Country Style - - GARDEN CESSNOCK NSW -

Philip Drum­mond is no stranger to the thrill of a blank can­vas. So, it’s hardly sur­pris­ing that he was in­spired when oth­ers might have been daunted at the prospect of trans­form­ing a bare and com­pacted work site into a spec­tac­u­lar gar­den. “There was not a stick on it, but I think the ad­van­tage was to have a com­pletely bare block,” Philip re­calls. “It gave me the op­por­tu­nity to do some­thing from the very begin­ning and I had a plan in my head of what I wanted.” The vi­sion be­gan in 2009 when the painter and his part­ner, con­tem­po­rary artist Dani Marti, bought the 1000-square-me­tre block in Cess­nock, on the doorstep of Hunter Val­ley wine coun­try. The pair were taken with its two large, triple-brick her­itage build­ings that Philip says were beg­ging to be turned into studios, and within a year they had con­verted the derelict for­mer gen­eral store and butcher into their home and workspace. The two build­ings stand at ei­ther end of the block and look within, cre­at­ing a large, cen­tral space that was a con­ve­nient work site dur­ing con­struc­tion and has since flour­ished into an ex­otic, pri­vate gar­den with sev­eral “rooms” to ex­plore. Sur­rounded by high walls cov­ered with neatly trimmed bougainvil­lea and filled with cacti, palms and suc­cu­lents, you could be for­given for think­ing you were in Palm Springs or the Mediter­ranean — both ma­jor in­flu­ences on Philip’s de­sign. “It’s also the Span­ish tra­di­tion of hav­ing an in­te­rior pa­tio,” he notes. “It’s great be­cause you use it like a liv­ing space, you don’t use it like a gar­den. In pre­vi­ous gar­dens, I’ve had, which were more tra­di­tional in their lay­out, the gar­den was some­thing you had to go and visit, whereas in this one you can’t avoid it, you have to go and live it.” Philip’s in­ter­est in cacti was first sparked at his pre­vi­ous home where, he says, it was the only thing that would grow in their sun-drenched hill­top po­si­tion. He brought many plants with him from that home, al­low­ing him to cre­ate an al­most in­stant gar­den in the new and just as sunny space. “The only trou­ble is if you’re work­ing in it, you can’t get out of this gar­den with­out some kind of lac­er­a­tion!” Philip laughs. “It doesn’t mat­ter if you’re wear­ing a big boiler suit, you end up finding a spike some­where.” The gar­den has grown sub­stan­tially in the past nine years, but Philip is im­pa­tient to see it in another 10. “It will be spec­tac­u­lar then,” he says. “There are some fast-grow­ing >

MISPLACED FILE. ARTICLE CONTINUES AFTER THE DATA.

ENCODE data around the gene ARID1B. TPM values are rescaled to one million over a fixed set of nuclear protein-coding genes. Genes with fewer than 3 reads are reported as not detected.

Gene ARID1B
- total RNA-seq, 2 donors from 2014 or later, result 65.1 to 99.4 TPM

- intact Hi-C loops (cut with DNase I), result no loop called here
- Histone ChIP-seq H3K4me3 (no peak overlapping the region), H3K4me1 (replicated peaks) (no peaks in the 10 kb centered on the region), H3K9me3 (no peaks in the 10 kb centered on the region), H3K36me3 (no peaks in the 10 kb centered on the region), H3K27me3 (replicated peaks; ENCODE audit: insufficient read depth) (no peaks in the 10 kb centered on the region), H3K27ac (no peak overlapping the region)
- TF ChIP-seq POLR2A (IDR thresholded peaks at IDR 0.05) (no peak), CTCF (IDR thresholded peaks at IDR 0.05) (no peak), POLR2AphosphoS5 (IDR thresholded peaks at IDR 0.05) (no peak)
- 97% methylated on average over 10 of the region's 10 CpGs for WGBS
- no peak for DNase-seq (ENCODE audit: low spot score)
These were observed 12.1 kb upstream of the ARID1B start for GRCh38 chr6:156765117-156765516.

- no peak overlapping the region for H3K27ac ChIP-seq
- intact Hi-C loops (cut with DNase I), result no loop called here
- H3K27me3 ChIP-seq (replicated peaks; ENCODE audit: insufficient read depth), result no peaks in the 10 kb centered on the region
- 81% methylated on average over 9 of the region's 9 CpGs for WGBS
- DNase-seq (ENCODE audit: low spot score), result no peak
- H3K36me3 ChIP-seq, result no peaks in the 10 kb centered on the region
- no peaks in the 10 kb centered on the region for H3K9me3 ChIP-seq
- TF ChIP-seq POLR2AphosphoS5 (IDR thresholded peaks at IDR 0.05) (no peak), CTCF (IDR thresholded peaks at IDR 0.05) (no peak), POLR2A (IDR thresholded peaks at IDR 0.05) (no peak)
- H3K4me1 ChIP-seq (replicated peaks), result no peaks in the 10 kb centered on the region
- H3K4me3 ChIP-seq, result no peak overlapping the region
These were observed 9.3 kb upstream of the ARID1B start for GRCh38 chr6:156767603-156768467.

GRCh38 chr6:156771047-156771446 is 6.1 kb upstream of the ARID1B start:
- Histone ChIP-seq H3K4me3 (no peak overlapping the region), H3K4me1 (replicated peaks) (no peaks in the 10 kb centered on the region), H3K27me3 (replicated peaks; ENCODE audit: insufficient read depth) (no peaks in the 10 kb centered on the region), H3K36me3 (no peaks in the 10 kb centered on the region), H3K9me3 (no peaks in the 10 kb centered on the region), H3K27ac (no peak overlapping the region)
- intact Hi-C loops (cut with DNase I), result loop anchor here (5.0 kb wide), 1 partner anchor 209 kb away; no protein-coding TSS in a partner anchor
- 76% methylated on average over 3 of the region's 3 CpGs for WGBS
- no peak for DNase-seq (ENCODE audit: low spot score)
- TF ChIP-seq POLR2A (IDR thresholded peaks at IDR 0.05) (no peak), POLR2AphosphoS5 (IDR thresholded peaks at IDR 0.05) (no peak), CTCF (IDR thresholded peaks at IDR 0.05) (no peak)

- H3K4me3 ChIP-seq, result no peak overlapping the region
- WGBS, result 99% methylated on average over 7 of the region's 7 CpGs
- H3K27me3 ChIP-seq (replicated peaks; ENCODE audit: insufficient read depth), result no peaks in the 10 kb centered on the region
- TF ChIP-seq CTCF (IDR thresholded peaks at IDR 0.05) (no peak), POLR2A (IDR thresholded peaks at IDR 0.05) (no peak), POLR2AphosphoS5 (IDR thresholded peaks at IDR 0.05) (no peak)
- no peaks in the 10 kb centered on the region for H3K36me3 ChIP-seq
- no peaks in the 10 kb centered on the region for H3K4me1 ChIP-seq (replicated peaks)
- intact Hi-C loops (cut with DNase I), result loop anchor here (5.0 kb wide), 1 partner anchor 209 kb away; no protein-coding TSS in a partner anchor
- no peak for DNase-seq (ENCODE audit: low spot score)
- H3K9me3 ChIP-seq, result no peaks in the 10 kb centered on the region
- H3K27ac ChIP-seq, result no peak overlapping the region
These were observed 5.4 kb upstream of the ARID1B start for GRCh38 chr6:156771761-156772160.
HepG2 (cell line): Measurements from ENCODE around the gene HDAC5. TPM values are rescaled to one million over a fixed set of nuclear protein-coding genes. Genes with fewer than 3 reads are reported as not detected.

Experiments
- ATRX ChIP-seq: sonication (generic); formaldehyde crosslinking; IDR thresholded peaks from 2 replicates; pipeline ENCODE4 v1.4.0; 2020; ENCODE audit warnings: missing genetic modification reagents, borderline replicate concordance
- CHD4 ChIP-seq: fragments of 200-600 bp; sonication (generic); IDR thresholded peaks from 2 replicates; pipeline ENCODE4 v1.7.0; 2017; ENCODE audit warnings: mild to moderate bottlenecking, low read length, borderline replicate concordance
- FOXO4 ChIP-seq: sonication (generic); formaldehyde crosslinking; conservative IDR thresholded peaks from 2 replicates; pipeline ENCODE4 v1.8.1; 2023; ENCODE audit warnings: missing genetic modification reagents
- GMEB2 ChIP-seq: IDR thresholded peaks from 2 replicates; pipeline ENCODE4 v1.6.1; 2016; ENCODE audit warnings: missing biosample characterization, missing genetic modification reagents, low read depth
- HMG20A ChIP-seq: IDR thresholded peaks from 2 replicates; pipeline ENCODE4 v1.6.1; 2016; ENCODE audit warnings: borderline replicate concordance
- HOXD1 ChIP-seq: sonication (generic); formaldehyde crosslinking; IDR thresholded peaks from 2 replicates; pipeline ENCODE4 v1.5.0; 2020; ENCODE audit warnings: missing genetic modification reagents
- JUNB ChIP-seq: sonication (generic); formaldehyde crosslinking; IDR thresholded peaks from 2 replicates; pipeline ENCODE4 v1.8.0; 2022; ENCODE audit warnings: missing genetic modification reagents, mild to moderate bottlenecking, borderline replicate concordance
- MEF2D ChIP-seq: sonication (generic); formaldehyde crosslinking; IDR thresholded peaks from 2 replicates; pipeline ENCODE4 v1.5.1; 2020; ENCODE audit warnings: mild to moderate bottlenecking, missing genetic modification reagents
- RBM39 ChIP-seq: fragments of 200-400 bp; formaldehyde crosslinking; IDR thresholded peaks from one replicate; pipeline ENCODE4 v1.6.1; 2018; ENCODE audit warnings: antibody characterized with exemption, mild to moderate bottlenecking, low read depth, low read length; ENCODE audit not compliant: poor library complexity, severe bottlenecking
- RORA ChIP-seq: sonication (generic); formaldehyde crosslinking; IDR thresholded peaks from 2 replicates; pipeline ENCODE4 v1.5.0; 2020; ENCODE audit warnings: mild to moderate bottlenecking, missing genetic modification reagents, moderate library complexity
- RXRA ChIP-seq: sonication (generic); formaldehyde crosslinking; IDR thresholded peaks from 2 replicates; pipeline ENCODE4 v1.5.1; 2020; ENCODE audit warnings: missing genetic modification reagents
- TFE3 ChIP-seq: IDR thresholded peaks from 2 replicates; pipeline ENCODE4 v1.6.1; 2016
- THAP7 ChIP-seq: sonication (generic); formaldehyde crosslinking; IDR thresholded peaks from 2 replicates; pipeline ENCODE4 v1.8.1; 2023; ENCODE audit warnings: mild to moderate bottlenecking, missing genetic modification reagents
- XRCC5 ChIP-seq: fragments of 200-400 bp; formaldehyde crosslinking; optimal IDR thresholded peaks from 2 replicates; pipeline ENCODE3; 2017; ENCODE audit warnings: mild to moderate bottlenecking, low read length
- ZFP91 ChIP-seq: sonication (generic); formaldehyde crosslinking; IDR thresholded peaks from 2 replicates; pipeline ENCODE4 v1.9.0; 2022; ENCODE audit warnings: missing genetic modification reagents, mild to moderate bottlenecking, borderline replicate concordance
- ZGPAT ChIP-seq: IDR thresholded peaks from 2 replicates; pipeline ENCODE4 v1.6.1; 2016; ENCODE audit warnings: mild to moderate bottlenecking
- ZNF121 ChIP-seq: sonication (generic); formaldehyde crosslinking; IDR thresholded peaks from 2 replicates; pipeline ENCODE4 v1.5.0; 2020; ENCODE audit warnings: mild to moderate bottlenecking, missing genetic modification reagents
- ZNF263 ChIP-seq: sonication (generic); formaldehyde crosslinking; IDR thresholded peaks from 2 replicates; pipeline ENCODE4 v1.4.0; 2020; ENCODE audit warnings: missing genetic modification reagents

plants, but a lot of them are re­ally slow and the vi­sion I have is of tow­er­ing cacti. I want the path that winds through the gar­den to be walled by cacti as you walk through it, so it’s more of an ad­ven­ture.” While the gar­den of­fers a rich vis­ual feast and a ther­a­peu­tic respite from his work, it doesn’t fea­ture in Philip’s paint­ings. In­stead, the artist is cur­rently fo­cus­ing on Aus­tralian na­tives, weav­ing them into his sig­na­ture dra­matic and earthy still-life com­po­si­tions that ref­er­ence 17th cen­tury Span­ish classics. “I’ve spent the past 30 years trav­el­ling around the out­back, so there’s a real con­nec­tion with Australia,” he ex­plains. “I en­joy putting those flow­ers in the con­text of a Span­ish-style paint­ing. I’ve got a re­ally good sup­plier of na­tive flow­ers on the Cen­tral Coast, so I try to make a visit there ev­ery few weeks and spend lots of money! She gets a lot of West Aus­tralian flow­er­ing eu­ca­lypts, in par­tic­u­lar, which are re­ally dif­fi­cult to get over this side.” A self-taught artist, Philip has been ex­hibit­ing pro­fes­sion­ally for 25 years, but his drive to con­tinue evolv­ing and fine-tun­ing his skills hasn’t waned since he first started paint­ing as a wide-eyed 21-year-old, ea­gerly doc­u­ment­ing his trav­els through In­dia. “I like the fact that there’s still a lot to learn,” he muses. “You can’t sit back on your last great show or your last great paint­ing, you’ve just got to keep pro­duc­ing the work.” That mo­ti­va­tion to pro­duce and evolve keeps Philip busy in the stu­dio and on the road — which is partly why he opted for a low-main­te­nance, drought-tol­er­ant gar­den. It’s when he has more time on his hands that he finds him­self tin­ker­ing. He swaps plants in and out, such as the frangi­pa­nis and Banksia robur he’s re­cently in­stalled, and tweaks the de­sign, like re­mov­ing one last to­ken patch of lawn around the pool in favour of flag­stone and plants. “It is like an art­work,” he ad­mits. “A gar­den is some­thing that evolves and you’re sculpt­ing it the whole time.” The other, most im­por­tant rea­son for this unique oa­sis? Pure beauty. The gar­den might not ap­pear on Philip’s can­vases, but it plays an in­te­gral role in his cre­ative process all the same. “It helps me to live and cre­ate in my own lit­tle uni­verse,” he says. “It’s what I look at when I’m look­ing out of my stu­dio. On a sub­lim­i­nal level, it af­fects ev­ery­thing.” Philip Drum­mond’s next solo exhibitions will be held at Maun­sell Wickes Gallery in Sydney from March 1st-15th (maun­sell­, and Gal­lows Gallery in Perth from June 14th (gal­lows­

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